Hotline Miami (Dennaton Games/Devolver Digital)
Sound Shapes (Queasy Games/Sony Computer Entertainment)
Assassin's Creed III (Ubisoft Montreal/Ubisoft)
Halo 4 (343 Industries/Microsoft Studios)

Best Debut

Humble Hearts (Dust: An Elysian Tail)
Polytron Corporation (Fez)
Giant Sparrow (The Unfinished Swan)
Subset Games (FTL: Faster Than Light)
Fireproof Games (The Room )

Best Downloadable Game

The Walking Dead (Telltale Games)
Spelunky (Derek Yu/Andy Hull)
Trials: Evolution (RedLynx/Microsoft Studios)
Mark Of The Ninja (Klei Entertainment/Microsoft Studios)
Journey (Thatgamecompany/Sony Computer Entertainment)

Best Game Design

Dishonored (Arkane Studios/Bethesda Softworks)
Mark Of The Ninja (Klei Entertainment/Microsoft Studios)
Spelunky (Derek Yu/Andy Hull)
Journey (Thatgamecompany/Sony Computer Entertainment)
XCOM: Enemy Unknown (Firaxis Games/2K Games)

Best Handheld/Mobile Game

Gravity Rush (SCE Japan Studio/Sony Computer Entertainment)
Hero Academy (Robot Entertainment)
Sound Shapes (Queasy Games/Sony Computer Entertainment)
The Room (Fireproof Games)
Kid Icarus: Uprising (Sora/Nintendo)

Best Narrative

Spec Ops: The Line (Yager Entertainment/2K Games)
Mass Effect 3 (BioWare/Electronic Arts)
Dishonored (Arkane Studios/Bethesda Softworks)
The Walking Dead (Telltale Games)
Virtue's Last Reward (Chunsoft/Aksys Games)

Best Technology

Far Cry 3 (Ubisoft Montreal/Ubisoft)
PlanetSide 2 (Sony Online Entertainment)
Halo 4 (343 Industries/Microsoft Studios)
Call of Duty: Black Ops II (Treyarch/Activision)
Assassin's Creed III (Ubisoft Montreal/Ubisoft)

Best Visual Arts

Borderlands 2 (Gearbox Software/2K Games)
Journey (Thatgamecompany/Sony Computer Entertainment)
Far Cry 3 (Ubisoft Montreal/Ubisoft)
Dishonored (Arkane Studios/Bethesda Softworks)
Halo 4 (343 Industries/Microsoft Studios)

The winners will be announced at GDC on March 27. Can you think of anything that's been unfairly missed out?
PC Gamer
hotline miami review header

It may have won our Best Music of the Year honour, but Hotline Miami's excellent soundtrack wasn't previously commercially available. Sure, you could hear it in a browser, or even dig into the game's root folder to get at the .OGG files inside, but there was no single, purchasable MP3 album for fans of those frantic, trippy sounds to enjoy. Until now.

Steam has just released a soundtrack pack for the game that, when purchased, will add the MP3 files to Hotline Miami's directory. The pack is £6.99 - arguably expensive at the same price as the game, but worth it for tracks like Sun Araw's meandering Deep Cover, El Huervo's urgent, glitchy Turf, or the ultra-cool Paris by M.O.O.N.

If you're not sure why you should care about the soundtrack, or the game it's attached to, you can get Hotline Miami at half price this weekend. £3.49 is a great price for the improvisational violence ballet that results from Hotline's best levels.
PC Gamer

Hi-Rez summoned forth the open beta of its gods-vs-gods arena rumbler Smite today, throwing open the golden gates for all players to sign up for an account and download the client for free. A number of graphical updates and menu improvements have also been introduced, and character progress and unlocks won't be wiped leading into the official launch (a release date has not yet been announced).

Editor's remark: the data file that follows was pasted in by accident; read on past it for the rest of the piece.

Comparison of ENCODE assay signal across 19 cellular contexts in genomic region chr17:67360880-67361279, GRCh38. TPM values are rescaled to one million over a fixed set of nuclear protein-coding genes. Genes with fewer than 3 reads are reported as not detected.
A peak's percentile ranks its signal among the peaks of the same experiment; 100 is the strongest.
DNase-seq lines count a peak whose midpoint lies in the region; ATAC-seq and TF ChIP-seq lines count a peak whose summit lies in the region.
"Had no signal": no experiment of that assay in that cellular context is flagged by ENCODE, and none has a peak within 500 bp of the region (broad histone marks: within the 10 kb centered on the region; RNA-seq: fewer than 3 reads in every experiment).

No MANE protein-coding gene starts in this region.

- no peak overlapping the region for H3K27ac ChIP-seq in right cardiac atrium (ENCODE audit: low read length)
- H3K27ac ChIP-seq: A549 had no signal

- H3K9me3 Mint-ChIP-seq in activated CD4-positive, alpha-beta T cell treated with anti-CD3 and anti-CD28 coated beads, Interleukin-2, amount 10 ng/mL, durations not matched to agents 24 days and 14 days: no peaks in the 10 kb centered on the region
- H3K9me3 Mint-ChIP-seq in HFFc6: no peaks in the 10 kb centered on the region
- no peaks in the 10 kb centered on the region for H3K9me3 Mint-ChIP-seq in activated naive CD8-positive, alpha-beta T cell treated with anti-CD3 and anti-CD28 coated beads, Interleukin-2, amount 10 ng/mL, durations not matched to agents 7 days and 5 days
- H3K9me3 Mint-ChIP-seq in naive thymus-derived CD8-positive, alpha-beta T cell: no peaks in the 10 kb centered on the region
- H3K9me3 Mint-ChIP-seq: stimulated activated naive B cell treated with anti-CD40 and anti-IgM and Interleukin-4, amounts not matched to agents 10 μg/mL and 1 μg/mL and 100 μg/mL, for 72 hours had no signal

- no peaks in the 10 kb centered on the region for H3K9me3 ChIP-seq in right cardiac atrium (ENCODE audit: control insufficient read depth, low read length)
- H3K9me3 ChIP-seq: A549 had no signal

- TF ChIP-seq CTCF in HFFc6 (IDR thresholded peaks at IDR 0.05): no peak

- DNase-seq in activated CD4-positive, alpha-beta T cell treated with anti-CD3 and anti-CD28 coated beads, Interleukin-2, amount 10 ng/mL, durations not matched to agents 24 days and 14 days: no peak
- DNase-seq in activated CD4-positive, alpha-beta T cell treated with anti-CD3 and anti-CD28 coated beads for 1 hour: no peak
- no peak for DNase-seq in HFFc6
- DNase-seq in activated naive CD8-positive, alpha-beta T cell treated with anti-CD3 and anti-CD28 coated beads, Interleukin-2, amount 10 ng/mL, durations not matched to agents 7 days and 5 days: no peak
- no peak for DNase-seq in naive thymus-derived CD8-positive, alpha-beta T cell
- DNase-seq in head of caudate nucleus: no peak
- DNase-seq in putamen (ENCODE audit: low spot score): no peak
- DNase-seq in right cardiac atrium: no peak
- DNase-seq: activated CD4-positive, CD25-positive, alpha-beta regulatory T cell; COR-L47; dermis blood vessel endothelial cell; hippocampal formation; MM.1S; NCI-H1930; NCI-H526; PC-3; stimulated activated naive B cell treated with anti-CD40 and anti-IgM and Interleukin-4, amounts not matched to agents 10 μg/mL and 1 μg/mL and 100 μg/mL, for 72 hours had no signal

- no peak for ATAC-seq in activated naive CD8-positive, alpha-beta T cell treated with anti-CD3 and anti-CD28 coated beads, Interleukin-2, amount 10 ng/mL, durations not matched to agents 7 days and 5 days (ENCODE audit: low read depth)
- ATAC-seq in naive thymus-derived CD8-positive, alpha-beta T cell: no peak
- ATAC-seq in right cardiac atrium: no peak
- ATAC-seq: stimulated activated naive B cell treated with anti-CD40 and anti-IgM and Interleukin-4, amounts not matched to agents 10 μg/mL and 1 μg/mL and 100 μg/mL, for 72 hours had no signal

Smite pits two teams of five mythological gods against each other in a three-lane map similar to the ones popularized by Dota and League of Legends. Like most MOBA games, teamwork and savvy ability management seal victories, and an over-the-shoulder camera angle balloons the action across your monitor with colorful effects and helpful directional arrows for area-wide spells.

Not missing a beat, Hi-Rez also announced a competitive season for Smite in the works with a $100,000 prize. Specific details on qualifications and the schedule are expected in the next few weeks. If you think a sack of money should remain the pursuit of mere mortals, then you might be up for Hi-Rez's offer of a special Ymir skin for players reaching level 30 to be awarded when the game releases in full. You'll need to bash in quite the amount of supernatural skull to reach that lofty number, so pray to your favorite Chinese/Egyptian/Greek/Coconut Monkey deity for luck.
PC Gamer

We're not dead! The silence of the US Podcast's unplanned hiatus will be broken next week, as T.J. explains in this informative emergency bulletin: PC Gamer Podcast Quick Update, January 24, 2013. Have a look at our YouTube channel to tide you over.

Until then, send your questions, comments, complaints, and observations to: 1-877-404-1337 ext. 724 or email an MP3 to pcgamerpodcast@gmail.com.

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PC Gamer
Dead Island Riptide

The first in-game footage of Dead Island: Riptide has burst forth from its sandy grave with nine minutes of the same enjoyable brain-slicing and power-kicking action from the previous open-world survival RPG. We also see a couple new elements Techland plans for the return to Banoi, including driveable boats and hub defense missions.

Hub defense is essentially Riptide's Horde mode where waves of mindless undead assault your fortified position. You'll scramble to set up turrets and rig makeshift fences between waves. It looks like a good fit for epic last-stand scenarios, but the failure condition of letting just a single survivor perish doesn't sound appealing at all. In fact, wouldn't the harshness of skirting death on a zombie-infested island only become stronger as you lose more allies?

Dead Island: Riptide hits shores on April 23. Though publisher Deep Silver defines it as a spin-off from the original Dead Island, it's more of a sequel in disguise, continuing the story from where it left off at the first game's conclusion. New characters, weapon types, and vehicles are all included in the...er, spin-quel.